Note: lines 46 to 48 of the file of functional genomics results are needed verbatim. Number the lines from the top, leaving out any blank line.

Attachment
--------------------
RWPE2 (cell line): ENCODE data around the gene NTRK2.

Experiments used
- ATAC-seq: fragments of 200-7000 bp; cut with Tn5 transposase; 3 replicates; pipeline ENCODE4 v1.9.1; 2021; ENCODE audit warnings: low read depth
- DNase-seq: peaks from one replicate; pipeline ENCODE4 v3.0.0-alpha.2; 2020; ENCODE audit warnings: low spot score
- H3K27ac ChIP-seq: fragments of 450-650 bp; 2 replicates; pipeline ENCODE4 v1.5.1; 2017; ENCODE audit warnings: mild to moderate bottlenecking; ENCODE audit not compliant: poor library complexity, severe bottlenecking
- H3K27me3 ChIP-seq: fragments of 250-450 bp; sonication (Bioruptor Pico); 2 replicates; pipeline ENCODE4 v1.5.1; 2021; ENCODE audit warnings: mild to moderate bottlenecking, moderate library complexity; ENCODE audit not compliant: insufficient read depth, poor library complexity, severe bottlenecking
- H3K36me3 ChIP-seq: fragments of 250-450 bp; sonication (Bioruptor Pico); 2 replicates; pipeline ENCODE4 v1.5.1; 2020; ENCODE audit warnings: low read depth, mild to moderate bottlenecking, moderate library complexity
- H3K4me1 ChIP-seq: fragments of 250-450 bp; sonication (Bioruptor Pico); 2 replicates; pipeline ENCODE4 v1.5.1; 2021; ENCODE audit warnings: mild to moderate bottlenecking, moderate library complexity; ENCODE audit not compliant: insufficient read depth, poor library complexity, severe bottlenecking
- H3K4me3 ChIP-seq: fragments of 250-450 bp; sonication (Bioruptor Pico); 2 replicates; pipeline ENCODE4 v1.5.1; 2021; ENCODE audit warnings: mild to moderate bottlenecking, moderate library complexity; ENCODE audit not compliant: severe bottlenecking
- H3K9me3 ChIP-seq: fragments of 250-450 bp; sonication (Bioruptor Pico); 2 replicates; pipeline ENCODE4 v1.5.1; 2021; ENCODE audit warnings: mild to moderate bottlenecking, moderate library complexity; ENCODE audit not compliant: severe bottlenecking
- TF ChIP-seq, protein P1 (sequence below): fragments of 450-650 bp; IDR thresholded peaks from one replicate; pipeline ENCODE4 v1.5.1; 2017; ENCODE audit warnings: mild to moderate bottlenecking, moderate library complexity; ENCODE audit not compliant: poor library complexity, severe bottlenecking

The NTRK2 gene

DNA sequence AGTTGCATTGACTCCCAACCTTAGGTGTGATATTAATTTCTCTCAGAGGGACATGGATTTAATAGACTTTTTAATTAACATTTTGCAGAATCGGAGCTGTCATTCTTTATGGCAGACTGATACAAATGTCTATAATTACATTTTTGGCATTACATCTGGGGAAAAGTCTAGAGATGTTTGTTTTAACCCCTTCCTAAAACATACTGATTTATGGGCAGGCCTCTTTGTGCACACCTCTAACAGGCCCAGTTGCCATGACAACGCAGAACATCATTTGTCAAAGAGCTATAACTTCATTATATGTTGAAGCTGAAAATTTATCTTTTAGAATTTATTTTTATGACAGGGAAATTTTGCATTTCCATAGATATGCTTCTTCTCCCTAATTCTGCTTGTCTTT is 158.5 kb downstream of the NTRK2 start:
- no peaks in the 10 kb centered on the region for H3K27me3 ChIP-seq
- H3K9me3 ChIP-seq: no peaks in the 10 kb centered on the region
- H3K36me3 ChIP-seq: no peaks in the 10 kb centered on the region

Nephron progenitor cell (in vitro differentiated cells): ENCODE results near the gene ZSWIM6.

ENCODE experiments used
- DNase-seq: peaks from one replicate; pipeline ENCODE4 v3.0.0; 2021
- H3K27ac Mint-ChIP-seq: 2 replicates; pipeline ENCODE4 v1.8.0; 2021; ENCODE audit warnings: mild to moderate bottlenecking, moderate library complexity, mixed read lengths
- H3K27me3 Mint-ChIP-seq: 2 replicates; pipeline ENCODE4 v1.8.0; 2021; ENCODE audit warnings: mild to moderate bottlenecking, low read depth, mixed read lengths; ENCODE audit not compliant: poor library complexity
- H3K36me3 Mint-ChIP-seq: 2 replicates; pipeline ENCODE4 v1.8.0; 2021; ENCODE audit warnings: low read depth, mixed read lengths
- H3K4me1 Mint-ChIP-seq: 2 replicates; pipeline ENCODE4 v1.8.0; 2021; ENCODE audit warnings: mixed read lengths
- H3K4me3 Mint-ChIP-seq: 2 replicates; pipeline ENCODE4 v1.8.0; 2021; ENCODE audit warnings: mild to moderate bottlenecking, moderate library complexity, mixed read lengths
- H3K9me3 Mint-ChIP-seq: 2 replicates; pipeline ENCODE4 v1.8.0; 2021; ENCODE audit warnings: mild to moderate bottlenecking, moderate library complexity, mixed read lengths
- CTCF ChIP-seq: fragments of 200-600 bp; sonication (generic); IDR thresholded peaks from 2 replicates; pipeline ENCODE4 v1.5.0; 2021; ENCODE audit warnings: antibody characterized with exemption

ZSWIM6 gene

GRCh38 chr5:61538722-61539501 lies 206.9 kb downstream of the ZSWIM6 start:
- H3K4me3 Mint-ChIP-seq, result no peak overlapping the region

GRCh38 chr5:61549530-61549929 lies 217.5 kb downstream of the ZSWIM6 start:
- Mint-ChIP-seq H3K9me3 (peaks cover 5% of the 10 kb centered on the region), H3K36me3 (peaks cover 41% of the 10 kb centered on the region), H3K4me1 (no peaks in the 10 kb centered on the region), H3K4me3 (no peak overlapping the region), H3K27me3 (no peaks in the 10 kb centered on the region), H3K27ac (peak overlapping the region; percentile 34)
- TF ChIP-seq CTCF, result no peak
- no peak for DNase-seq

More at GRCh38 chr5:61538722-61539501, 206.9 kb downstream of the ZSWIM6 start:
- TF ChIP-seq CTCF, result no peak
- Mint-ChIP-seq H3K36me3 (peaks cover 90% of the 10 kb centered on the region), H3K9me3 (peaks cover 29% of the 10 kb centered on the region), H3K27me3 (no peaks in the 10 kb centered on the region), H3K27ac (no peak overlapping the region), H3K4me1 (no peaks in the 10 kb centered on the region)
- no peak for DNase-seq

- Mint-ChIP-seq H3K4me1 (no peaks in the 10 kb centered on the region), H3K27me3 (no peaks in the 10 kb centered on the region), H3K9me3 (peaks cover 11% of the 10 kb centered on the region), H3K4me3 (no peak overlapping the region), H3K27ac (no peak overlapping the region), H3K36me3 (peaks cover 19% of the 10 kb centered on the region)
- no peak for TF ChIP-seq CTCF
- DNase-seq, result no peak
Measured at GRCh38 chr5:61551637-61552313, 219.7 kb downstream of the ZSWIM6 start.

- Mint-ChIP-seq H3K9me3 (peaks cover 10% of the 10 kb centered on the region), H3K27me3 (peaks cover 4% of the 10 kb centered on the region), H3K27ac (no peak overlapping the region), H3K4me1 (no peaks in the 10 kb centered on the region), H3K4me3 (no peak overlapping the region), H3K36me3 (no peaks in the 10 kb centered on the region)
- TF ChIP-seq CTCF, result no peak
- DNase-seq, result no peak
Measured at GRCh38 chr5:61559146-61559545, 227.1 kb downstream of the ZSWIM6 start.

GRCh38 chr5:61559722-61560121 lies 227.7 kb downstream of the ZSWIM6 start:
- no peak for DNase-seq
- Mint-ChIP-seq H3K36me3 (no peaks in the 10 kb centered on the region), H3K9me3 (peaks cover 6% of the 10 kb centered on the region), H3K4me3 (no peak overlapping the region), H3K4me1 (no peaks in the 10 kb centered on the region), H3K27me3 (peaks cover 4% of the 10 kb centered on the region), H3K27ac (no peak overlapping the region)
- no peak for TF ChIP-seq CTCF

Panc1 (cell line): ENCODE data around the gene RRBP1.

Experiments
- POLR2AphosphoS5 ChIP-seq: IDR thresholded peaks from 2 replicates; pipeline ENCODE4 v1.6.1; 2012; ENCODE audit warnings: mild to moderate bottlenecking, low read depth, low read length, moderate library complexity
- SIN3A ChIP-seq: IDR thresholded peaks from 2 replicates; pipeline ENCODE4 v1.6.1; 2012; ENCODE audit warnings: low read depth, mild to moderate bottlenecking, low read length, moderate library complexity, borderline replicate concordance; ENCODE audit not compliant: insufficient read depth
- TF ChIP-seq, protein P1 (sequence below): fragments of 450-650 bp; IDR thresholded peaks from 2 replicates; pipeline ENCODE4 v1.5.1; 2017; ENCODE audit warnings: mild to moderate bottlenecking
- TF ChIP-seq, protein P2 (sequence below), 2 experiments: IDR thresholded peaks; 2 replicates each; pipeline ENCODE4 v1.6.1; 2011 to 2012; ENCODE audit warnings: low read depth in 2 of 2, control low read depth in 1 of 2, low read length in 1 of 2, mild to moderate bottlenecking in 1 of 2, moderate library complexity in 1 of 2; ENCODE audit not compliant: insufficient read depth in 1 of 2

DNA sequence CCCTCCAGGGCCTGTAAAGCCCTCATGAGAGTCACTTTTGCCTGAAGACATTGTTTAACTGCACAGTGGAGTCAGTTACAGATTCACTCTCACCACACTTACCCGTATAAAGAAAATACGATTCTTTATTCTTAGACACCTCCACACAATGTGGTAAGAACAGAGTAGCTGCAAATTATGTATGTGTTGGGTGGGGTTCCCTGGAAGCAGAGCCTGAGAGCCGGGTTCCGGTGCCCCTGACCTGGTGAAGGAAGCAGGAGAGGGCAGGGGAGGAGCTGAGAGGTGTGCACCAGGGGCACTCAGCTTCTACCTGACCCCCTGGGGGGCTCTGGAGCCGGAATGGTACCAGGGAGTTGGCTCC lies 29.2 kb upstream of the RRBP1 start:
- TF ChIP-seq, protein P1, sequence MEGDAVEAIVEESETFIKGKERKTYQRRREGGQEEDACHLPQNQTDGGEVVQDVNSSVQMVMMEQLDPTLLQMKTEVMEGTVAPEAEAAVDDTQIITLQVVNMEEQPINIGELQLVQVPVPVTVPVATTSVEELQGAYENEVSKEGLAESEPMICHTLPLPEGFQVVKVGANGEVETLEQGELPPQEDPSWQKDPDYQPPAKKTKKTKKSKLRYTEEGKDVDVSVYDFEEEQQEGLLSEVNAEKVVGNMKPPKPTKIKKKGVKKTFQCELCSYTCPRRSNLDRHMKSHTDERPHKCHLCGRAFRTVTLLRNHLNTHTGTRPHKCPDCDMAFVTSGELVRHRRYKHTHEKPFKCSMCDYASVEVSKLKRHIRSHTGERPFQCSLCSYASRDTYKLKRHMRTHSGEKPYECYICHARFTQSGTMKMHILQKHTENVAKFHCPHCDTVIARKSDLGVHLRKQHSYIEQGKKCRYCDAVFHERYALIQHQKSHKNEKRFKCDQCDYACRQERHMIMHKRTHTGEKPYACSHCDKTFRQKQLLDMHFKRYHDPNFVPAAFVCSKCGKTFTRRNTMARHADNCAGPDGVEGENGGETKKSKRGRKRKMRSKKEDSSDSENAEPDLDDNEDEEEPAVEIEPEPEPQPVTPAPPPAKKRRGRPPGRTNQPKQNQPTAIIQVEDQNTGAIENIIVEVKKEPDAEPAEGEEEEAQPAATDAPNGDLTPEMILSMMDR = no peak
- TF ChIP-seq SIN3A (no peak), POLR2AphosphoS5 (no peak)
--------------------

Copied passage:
GRCh38 chr5:61559722-61560121 lies 227.7 kb downstream of the ZSWIM6 start:
- no peak for DNase-seq
- Mint-ChIP-seq H3K36me3 (no peaks in the 10 kb centered on the region), H3K9me3 (peaks cover 6% of the 10 kb centered on the region), H3K4me3 (no peak overlapping the region), H3K4me1 (no peaks in the 10 kb centered on the region), H3K27me3 (peaks cover 4% of the 10 kb centered on the region), H3K27ac (no peak overlapping the region)